Alzheimer’s disease challenges patients, families

Nearly everyone knows someone who has been affected by Alzheimer's disease

We have a library of resources available to help you adjust to living with Alzheimer's or a related dementia.

The number of people living with Alzheimer’s disease — 5.7 million — is staggering. But those numbers are just the tip of the iceberg, the Good Samaritan Society reported in 2018.

By 2050, the number of Americans with Alzheimer’s disease or other dementia is expected to reach nearly 14 million and cost our nation $1.1 trillion.

Take our quiz: What do you know about Alzheimer’s disease?

With this disease touching so many lives, it’s important to have the basic facts.

What is Alzheimer’s disease?

Alzheimer’s disease is the most common form of dementia. This umbrella term describes a range of symptoms that include memory loss, personality changes and impaired reasoning.

Forms of dementia include:

What are the signs and symptoms of Alzheimer’s?

Many symptoms might suggest Alzheimer’s disease, but the most common is difficulty remembering new information. Other signs and symptoms can include:

  • Memory loss
  • Confusion
  • Repetition in conversations
  • Changes in sleep and appetite
  • Mood, personality and behavior changes
  • Disorientation to time or place
  • Poor judgment and problem solving
  • Wandering, pacing or shadowing
  • Deterioration of self-care
  • Difficulty performing normal tasks

Many times, a person with these signs and symptoms won’t recognize the problem, while it may be obvious to friends and family. For someone showing signs of dementia, it’s important to see a doctor as soon as possible.

Find a doctor: Sanford Health specialists in treating older adults

Why is testing important?

Alzheimer’s is a frightening disease, and sometimes a person might want to ignore the warning signs. An early diagnosis has several benefits, including:

  • Access to medications. Drugs will not prevent or reverse the disease, but they can reduce symptoms.
  • The chance to make lifestyle changes. To preserve brain function, you can stop smoking or becoming more physically, mentally or socially active.
  • The ability to maximize your quality of life. You can spend more time with loved ones or take a trip you’ve always dreamed about.
  • The chance to plan for the future, including preparing an advance directive.

How is Alzheimer’s disease diagnosed?

Alzheimer’s disease is commonly under-diagnosed. If you suspect you may have it, request to be tested by your doctor.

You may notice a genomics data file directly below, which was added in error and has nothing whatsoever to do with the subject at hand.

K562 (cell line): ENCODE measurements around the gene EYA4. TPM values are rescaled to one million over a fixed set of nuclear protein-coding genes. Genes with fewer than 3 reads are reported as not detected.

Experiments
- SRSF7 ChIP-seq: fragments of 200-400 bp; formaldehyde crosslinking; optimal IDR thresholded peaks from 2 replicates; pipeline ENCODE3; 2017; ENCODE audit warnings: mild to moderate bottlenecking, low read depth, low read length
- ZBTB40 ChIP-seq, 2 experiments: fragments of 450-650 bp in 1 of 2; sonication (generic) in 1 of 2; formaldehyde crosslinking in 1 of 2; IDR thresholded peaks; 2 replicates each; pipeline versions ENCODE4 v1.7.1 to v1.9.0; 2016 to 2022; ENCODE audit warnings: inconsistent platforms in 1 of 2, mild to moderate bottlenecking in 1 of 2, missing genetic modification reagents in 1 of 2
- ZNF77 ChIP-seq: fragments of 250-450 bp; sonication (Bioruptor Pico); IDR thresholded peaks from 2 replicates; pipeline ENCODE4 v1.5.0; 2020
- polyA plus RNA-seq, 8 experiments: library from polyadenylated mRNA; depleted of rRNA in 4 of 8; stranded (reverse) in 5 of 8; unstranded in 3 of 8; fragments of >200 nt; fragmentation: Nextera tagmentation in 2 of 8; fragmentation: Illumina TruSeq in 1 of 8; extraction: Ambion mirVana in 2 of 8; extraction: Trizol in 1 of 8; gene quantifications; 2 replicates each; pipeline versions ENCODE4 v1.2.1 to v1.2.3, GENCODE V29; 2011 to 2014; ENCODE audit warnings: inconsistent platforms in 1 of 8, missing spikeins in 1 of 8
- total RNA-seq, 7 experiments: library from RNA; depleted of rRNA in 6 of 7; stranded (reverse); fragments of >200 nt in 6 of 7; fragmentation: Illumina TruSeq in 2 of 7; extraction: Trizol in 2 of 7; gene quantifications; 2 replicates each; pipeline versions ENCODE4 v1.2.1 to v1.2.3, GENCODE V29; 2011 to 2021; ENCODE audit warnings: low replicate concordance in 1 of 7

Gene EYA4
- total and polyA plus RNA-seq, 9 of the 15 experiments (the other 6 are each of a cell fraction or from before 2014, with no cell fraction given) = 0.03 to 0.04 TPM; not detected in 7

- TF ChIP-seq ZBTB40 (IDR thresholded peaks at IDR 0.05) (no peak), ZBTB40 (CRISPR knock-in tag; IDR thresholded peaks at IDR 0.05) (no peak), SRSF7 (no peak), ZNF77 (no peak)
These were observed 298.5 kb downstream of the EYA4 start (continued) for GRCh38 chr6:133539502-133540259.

Testing can sometimes take multiple visits to gather enough information. If possible, bring a friend or relative with you to these appointments.

I’ve been diagnosed with Alzheimer’s — what now?

A diagnosis of Alzheimer’s is life changing. But you don’t have to feel helpless. There are many steps you and your loved ones can take to ensure you have the best quality of life for as long as possible.

Take care of your emotional needs. You may feel anger, denial or a sense of loss. Writing these feelings down or sharing them with a friend, loved one or support group can help you cope.

Educate yourself. Learning more about the disease and ways to care for yourself and your loved ones at this time is empowering.

Care for your physical, mental and social well-being. Staying healthy in these areas can also help your cognitive functioning.

Plan for the future. Now is the time to talk with your loved ones about your future wishes, build a plan of care, and put in place advance directives such as a healthcare power of attorney and a living will.

Your loved ones will also be affected by your diagnosis, not only emotionally but also physically, mentally and financially as they support you.

What are the stages of Alzheimer’s disease?

Alzheimer’s is progressive and there is no known cure. A person lives an average of four to eight years after diagnosis, but can live as long as 20 years depending on the stage at diagnosis and other factors.

While Alzheimer’s is best known for affecting thinking and memory, it’s important to know that physical abilities are also deeply affected in the late stage of the disease. This will help with planning for future caregiving needs.

Where do I go for support?

Being diagnosed with Alzheimer’s can be scary, but remember you aren’t alone. There are many resources to help you navigate your future. The Alzheimer’s Association can connect you with phone support, local resources and support groups, education programs, and online tools.

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